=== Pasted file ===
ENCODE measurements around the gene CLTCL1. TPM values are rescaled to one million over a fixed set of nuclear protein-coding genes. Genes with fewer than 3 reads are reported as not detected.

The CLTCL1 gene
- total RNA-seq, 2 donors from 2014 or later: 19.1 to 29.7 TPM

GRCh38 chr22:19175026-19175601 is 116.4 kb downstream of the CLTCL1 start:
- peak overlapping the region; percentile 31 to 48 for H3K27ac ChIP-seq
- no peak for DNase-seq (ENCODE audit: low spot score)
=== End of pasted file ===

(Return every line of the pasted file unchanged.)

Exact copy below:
ENCODE measurements around the gene CLTCL1. TPM values are rescaled to one million over a fixed set of nuclear protein-coding genes. Genes with fewer than 3 reads are reported as not detected.

The CLTCL1 gene
- total RNA-seq, 2 donors from 2014 or later: 19.1 to 29.7 TPM

GRCh38 chr22:19175026-19175601 is 116.4 kb downstream of the CLTCL1 start:
- peak overlapping the region; percentile 31 to 48 for H3K27ac ChIP-seq
- no peak for DNase-seq (ENCODE audit: low spot score)